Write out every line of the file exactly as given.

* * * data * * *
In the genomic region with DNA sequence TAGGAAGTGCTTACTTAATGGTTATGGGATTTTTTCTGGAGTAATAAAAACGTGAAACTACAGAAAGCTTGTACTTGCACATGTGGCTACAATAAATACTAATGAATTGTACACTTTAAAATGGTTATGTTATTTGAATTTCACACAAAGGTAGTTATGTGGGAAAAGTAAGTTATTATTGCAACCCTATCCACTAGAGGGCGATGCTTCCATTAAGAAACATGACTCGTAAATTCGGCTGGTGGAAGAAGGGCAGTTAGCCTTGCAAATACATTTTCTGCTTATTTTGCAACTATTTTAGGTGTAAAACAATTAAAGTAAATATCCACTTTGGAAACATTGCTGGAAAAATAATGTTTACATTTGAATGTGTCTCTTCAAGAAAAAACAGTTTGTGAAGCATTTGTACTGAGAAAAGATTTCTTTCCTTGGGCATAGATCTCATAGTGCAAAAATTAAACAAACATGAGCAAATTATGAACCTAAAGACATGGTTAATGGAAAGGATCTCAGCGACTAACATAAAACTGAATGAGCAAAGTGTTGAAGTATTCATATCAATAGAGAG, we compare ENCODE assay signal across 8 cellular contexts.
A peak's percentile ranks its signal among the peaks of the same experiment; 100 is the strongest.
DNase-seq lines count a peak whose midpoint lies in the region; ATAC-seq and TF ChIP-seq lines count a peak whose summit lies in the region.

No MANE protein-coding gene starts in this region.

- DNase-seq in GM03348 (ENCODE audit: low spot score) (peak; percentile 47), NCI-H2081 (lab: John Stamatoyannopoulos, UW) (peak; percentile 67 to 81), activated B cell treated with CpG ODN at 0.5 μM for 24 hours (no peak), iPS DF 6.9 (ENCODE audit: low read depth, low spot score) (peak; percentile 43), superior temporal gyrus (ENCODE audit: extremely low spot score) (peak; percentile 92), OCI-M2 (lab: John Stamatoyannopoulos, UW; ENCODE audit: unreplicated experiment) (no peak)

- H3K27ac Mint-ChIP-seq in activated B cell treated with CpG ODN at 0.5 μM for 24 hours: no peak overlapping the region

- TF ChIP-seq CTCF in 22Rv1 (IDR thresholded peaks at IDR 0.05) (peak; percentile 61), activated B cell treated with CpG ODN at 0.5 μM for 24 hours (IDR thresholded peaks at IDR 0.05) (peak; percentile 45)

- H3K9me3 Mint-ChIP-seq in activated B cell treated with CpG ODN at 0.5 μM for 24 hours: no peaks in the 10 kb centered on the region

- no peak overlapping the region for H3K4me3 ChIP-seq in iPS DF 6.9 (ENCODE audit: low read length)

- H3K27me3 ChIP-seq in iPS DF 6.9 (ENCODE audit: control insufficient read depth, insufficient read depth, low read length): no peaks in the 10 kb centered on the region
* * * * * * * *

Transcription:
In the genomic region with DNA sequence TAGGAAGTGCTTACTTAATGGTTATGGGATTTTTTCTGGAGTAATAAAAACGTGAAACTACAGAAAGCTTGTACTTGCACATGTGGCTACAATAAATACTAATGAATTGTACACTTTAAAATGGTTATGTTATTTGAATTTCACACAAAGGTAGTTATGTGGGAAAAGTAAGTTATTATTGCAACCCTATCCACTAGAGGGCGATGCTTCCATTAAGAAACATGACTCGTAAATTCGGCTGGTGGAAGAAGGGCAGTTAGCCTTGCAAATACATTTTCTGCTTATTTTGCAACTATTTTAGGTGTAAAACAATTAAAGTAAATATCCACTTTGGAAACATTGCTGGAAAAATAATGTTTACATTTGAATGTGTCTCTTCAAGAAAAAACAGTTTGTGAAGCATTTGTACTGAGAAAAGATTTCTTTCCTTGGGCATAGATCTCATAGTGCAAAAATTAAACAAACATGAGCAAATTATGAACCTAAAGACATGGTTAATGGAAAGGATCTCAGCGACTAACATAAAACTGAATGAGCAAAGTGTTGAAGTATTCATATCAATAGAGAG, we compare ENCODE assay signal across 8 cellular contexts.
A peak's percentile ranks its signal among the peaks of the same experiment; 100 is the strongest.
DNase-seq lines count a peak whose midpoint lies in the region; ATAC-seq and TF ChIP-seq lines count a peak whose summit lies in the region.

No MANE protein-coding gene starts in this region.

- DNase-seq in GM03348 (ENCODE audit: low spot score) (peak; percentile 47), NCI-H2081 (lab: John Stamatoyannopoulos, UW) (peak; percentile 67 to 81), activated B cell treated with CpG ODN at 0.5 μM for 24 hours (no peak), iPS DF 6.9 (ENCODE audit: low read depth, low spot score) (peak; percentile 43), superior temporal gyrus (ENCODE audit: extremely low spot score) (peak; percentile 92), OCI-M2 (lab: John Stamatoyannopoulos, UW; ENCODE audit: unreplicated experiment) (no peak)

- H3K27ac Mint-ChIP-seq in activated B cell treated with CpG ODN at 0.5 μM for 24 hours: no peak overlapping the region

- TF ChIP-seq CTCF in 22Rv1 (IDR thresholded peaks at IDR 0.05) (peak; percentile 61), activated B cell treated with CpG ODN at 0.5 μM for 24 hours (IDR thresholded peaks at IDR 0.05) (peak; percentile 45)

- H3K9me3 Mint-ChIP-seq in activated B cell treated with CpG ODN at 0.5 μM for 24 hours: no peaks in the 10 kb centered on the region

- no peak overlapping the region for H3K4me3 ChIP-seq in iPS DF 6.9 (ENCODE audit: low read length)

- H3K27me3 ChIP-seq in iPS DF 6.9 (ENCODE audit: control insufficient read depth, insufficient read depth, low read length): no peaks in the 10 kb centered on the region